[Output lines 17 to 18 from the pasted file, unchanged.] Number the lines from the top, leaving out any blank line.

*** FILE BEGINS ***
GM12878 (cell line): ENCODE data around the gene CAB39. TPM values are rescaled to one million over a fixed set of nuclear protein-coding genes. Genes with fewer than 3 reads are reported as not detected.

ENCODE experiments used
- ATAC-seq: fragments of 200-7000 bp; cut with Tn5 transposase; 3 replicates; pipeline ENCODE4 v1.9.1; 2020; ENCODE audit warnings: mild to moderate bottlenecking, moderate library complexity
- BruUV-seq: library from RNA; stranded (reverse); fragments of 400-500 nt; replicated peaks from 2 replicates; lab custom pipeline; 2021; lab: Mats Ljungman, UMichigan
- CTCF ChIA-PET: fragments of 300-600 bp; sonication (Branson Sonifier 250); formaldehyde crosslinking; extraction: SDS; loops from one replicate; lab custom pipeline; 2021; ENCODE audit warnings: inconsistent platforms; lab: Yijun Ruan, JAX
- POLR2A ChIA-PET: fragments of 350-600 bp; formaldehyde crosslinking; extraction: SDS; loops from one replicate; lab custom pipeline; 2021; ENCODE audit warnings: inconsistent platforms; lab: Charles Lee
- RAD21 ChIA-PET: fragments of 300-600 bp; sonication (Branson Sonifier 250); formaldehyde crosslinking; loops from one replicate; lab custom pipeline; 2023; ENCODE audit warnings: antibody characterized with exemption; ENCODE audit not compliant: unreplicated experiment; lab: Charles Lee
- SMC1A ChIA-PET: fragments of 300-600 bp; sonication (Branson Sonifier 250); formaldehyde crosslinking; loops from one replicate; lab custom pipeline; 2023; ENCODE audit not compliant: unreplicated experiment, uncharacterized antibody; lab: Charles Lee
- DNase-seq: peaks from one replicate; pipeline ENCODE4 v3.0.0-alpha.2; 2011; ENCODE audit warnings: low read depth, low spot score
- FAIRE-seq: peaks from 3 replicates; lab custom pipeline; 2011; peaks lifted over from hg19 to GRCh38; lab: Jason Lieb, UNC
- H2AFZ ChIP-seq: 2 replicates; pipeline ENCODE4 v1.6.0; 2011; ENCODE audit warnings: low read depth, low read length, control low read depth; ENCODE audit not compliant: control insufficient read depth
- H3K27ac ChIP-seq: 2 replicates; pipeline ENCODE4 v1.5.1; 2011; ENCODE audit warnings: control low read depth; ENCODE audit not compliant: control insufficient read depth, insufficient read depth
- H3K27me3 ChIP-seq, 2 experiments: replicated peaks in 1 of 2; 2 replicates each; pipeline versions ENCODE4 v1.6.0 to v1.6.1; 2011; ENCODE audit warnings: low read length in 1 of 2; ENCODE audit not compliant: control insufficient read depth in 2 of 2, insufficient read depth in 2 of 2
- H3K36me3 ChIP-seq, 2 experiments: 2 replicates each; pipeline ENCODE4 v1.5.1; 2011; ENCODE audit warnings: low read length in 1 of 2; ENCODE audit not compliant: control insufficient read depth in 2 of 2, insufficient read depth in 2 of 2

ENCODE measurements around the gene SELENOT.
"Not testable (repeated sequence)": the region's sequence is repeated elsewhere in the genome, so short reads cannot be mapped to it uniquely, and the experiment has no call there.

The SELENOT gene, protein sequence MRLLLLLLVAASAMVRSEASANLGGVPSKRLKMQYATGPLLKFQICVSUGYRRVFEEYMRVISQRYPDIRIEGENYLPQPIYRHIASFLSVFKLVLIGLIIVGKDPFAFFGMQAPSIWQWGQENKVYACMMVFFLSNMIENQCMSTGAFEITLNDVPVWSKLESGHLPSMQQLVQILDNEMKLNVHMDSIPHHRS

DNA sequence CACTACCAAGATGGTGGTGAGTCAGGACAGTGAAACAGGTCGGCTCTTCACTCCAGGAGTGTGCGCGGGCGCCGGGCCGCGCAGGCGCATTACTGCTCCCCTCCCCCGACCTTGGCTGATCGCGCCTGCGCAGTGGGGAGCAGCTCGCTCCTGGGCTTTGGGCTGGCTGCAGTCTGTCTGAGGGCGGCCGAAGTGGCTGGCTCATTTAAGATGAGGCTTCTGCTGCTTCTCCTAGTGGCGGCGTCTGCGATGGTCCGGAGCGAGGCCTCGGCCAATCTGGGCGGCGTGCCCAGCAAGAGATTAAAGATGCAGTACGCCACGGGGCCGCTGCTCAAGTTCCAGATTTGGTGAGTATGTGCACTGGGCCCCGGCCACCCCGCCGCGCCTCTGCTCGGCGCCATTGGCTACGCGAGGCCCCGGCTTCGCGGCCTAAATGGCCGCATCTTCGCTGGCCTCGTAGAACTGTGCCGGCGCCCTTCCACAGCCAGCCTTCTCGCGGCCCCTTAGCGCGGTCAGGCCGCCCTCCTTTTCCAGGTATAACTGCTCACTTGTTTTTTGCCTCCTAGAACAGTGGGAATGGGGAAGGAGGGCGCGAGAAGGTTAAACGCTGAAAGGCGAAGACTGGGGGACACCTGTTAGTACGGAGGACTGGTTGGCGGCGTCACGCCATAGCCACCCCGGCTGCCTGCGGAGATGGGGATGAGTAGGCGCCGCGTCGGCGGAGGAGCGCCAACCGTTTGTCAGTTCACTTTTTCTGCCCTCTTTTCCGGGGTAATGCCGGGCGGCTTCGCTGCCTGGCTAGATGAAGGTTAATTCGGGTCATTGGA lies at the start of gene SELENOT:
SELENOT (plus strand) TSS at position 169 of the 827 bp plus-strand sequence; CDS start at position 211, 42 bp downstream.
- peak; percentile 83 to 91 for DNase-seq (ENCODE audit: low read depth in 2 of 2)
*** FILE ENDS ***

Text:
The SELENOT gene, protein sequence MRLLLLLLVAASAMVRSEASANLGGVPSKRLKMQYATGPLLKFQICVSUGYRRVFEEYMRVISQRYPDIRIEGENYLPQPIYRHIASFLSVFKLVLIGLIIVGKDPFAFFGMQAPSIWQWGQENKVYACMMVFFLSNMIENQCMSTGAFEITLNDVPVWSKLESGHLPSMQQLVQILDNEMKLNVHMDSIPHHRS

DNA sequence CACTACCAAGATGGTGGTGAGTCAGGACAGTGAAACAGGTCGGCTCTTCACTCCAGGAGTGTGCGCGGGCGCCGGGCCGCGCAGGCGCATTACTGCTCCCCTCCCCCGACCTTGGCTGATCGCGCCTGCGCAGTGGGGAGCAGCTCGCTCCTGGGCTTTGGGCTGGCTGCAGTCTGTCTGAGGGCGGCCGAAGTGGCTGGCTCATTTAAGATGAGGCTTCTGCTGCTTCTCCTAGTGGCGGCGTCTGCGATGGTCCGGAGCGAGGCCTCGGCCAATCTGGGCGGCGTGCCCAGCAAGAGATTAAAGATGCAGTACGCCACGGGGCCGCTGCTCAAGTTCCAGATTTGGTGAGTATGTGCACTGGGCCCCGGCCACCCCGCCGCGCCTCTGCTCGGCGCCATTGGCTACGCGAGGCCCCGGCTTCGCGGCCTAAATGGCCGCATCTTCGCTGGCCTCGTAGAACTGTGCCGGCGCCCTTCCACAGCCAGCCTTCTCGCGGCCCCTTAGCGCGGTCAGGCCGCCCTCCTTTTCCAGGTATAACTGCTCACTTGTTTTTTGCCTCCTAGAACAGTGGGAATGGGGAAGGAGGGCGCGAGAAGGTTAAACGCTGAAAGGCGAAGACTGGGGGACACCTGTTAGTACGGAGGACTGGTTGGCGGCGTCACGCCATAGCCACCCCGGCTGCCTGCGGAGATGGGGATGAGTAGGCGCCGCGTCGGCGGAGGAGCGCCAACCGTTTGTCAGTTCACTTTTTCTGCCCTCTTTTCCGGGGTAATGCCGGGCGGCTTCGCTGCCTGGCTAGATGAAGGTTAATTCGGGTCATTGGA lies at the start of gene SELENOT: